The cargo ship Nordic Orion recently unloaded 74,000 tons of coal at the grubby Port of Pori on Finland’s western coast. The delivery, as mundane as it was, marked the culmination of an otherwise historic voyage through the Northwest Passage—the first time a commercial bulk carrier has navigated the ice-choked route. It also represented the second Arctic shipping achievement in less than three months. Back in August, the Yong Sheng, owned by China’s Cosco, became the first container ship to sail to Europe from Asia via the Russian-controlled Northern Sea Route. According to Russian figures, more than 100 transits of the Northern Sea Route—mostly bulk carriers—have taken place since the first commercial voyage occurred in 2009.
All of that polar traffic—made possible by receding Arctic ice—has sparked intense discussion about the potential of Arctic shipping. “It’s reﬂective of climate change impacting the Arctic more quickly than people had feared,” says Michael Byers, a professor of political science at the University of British Columbia. “More importantly, it’s also happening at a time when the government of Canada is grossly unprepared.” Russia, he points out, boasts 16 deepwater Arctic ports and a fleet of nuclear-powered icebreakers for hire. Canada, by contrast, operates no ports above the Arctic Circle (the closest one is in Churchill, Man.), while many of its 18 icebreakers are aging. The 1960s-era Louis S. St-Laurent, one of only two heavy icebreakers in the Canadian fleet, was scheduled to be replaced in 2017, but is now set to undergo $55 million worth of upgrades to keep it running until 2020 or 2021.
Meanwhile, on the other side of the Atlantic, the Russian Maritime Register of Shipping recently held a conference in St. Petersburg where attendees discussed everything from ship design for Arctic waters to how fast polar ice can be expected to recede. Koji Sekimizu, the secretary general of the International Maritime Organization, told the industry publication IAA PortNews that he was impressed by the lack of sea ice on a recent trip through the Northern Sea Route, and that it “clearly indicates that in summertime it is possible to allow a large number of vessels [to go] through.”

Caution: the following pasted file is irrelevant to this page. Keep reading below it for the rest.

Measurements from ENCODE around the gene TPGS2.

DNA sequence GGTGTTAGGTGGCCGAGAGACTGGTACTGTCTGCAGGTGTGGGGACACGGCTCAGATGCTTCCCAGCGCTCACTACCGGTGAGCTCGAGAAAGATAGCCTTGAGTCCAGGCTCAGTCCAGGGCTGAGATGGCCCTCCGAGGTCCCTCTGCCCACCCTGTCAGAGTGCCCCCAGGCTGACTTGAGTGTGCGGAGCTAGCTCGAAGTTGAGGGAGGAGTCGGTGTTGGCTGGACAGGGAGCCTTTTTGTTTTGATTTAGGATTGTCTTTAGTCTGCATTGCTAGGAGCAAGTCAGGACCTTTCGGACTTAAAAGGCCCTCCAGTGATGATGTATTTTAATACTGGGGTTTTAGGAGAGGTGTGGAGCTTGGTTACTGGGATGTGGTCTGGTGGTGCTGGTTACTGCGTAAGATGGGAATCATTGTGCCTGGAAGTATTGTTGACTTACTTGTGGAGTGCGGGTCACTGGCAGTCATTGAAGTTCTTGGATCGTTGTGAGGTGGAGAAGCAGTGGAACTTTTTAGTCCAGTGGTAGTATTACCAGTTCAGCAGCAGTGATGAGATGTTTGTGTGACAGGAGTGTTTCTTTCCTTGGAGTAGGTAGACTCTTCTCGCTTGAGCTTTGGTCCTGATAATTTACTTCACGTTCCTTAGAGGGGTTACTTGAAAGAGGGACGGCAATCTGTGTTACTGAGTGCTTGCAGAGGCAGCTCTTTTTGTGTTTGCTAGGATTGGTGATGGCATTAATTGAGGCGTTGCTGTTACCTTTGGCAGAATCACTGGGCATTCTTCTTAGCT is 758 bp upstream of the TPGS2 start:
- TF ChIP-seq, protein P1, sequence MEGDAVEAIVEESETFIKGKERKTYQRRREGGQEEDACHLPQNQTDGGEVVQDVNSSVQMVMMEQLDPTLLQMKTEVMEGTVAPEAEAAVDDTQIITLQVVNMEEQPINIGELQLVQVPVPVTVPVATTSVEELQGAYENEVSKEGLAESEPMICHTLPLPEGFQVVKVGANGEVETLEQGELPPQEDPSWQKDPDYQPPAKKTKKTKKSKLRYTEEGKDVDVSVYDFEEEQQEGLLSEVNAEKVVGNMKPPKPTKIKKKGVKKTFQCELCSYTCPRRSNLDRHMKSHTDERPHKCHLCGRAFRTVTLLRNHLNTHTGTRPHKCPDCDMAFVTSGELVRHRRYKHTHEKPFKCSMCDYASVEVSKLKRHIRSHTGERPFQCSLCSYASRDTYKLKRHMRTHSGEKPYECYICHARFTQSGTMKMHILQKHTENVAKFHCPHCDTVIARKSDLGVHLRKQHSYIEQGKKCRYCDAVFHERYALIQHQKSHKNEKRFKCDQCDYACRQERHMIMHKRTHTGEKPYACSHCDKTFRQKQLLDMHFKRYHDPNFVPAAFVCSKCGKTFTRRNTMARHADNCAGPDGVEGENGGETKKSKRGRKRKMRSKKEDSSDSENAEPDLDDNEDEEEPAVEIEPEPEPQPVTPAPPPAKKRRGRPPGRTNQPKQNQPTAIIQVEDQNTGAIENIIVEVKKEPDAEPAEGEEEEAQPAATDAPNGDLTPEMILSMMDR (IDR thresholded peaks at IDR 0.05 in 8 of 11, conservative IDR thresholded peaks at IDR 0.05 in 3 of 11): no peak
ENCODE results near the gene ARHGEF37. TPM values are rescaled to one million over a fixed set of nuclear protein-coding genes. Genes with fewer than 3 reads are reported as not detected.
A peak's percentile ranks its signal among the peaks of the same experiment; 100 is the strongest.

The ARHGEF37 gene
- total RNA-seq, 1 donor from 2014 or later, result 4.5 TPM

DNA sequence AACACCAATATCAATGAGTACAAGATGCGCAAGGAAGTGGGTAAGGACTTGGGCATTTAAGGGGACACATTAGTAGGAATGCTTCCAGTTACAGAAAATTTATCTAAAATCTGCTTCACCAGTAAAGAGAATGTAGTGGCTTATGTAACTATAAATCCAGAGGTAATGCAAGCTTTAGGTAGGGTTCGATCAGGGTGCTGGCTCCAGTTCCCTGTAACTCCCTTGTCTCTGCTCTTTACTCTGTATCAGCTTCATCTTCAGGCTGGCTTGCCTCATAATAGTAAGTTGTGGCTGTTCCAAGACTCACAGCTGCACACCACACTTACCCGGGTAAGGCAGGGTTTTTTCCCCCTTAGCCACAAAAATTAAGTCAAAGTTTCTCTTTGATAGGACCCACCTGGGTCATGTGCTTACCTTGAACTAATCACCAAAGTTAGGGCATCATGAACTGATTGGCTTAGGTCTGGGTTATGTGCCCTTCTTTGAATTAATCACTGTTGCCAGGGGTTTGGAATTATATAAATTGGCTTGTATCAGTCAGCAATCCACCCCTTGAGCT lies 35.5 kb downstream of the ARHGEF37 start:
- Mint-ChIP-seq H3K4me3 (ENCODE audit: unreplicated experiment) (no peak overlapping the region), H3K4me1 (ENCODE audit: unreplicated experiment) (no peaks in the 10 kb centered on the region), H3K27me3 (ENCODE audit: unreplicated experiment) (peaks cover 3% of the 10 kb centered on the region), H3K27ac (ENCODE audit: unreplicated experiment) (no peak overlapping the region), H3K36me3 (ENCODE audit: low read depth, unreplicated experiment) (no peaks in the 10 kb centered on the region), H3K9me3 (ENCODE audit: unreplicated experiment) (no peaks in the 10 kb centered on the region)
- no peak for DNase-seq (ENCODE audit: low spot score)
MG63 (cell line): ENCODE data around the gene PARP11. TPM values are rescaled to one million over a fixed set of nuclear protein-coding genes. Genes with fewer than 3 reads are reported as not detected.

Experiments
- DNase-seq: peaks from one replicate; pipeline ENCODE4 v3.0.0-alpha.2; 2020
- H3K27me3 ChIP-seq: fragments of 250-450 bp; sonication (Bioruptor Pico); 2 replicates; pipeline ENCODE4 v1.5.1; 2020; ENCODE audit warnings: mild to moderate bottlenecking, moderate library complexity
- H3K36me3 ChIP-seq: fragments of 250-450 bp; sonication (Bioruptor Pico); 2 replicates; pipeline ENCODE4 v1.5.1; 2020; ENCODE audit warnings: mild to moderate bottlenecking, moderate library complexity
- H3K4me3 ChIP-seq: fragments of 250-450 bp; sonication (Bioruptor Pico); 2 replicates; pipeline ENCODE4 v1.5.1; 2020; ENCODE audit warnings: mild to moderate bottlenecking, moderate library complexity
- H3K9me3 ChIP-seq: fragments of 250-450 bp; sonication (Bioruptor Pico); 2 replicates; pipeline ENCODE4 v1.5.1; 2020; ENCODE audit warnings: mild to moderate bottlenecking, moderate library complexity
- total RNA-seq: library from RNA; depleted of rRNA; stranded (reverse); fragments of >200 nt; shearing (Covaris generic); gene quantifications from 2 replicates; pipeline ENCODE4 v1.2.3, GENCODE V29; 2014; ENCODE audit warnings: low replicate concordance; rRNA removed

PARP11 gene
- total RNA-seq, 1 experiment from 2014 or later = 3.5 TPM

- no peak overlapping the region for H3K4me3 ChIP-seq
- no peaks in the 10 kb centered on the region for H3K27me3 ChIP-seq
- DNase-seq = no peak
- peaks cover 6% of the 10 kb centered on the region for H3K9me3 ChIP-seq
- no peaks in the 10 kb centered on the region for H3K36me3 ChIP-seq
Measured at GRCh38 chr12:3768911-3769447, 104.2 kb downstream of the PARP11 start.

But is an Arctic invasion truly imminent? So far, most of the interest in Arctic shipping is coming from governments eager to extend their influence in a resource-rich region—not shippers themselves. And that’s because the Arctic, despite its increasingly ice-free status, still represents a difficult and expensive place to do business.
Ottawa’s eagerness to be seen as capitalizing on the Arctic’s new-found status as a global trade route was clear during the Nordic Orion’s transit last month. The ship’s Danish owner, Nordic Bulk Carriers, worked closely with Transport Canada and the Canadian Coast Guard to plan the voyage, with the Louis S. St-Laurent providing escort services for 39 hours. The Canadian government is also planning to use its turn as chair of the eight-state Arctic Council to encourage new safety standards for commercial ships sailing through the region, particularly oil tankers. “Canada will continue the council’s work on oil-spill prevention in the Arctic,” Environment Minister Leona Aglukkaq, who is also Canada’s minister to the council, said last week during a speech at Yukon College in Whitehorse. “An oil spill from one of the many ships that will soon be crossing Arctic waterways as the shipping season becomes longer could have serious consequences for the environment and the livelihoods of Northern people.”